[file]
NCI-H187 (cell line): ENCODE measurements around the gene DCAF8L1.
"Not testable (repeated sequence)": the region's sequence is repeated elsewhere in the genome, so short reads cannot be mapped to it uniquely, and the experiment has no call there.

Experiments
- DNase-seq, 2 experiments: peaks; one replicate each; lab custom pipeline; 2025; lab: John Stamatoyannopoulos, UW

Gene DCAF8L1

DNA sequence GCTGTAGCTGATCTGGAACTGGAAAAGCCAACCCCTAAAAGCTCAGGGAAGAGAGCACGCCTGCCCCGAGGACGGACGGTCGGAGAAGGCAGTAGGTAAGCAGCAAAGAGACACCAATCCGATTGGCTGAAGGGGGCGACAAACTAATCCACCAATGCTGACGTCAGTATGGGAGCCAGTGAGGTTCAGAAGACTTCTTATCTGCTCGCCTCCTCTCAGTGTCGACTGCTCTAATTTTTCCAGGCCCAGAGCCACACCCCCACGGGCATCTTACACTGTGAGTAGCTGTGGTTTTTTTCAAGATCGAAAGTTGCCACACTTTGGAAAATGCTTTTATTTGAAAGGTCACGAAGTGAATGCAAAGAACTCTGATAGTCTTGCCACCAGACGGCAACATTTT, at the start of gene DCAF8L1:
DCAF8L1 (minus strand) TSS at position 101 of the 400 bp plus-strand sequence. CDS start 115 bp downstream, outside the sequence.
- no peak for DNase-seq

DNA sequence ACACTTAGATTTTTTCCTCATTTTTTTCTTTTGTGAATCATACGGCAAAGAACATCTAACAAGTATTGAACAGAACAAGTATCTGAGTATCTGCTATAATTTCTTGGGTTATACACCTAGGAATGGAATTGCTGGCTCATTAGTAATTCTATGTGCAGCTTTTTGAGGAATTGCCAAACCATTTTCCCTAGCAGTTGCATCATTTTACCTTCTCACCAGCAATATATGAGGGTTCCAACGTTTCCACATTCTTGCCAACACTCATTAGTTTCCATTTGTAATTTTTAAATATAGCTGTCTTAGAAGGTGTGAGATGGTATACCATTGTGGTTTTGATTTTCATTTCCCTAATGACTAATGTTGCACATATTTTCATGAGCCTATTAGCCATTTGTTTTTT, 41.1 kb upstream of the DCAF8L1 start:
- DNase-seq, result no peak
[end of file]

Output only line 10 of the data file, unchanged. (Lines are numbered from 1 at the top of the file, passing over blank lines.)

- DNase-seq, result no peak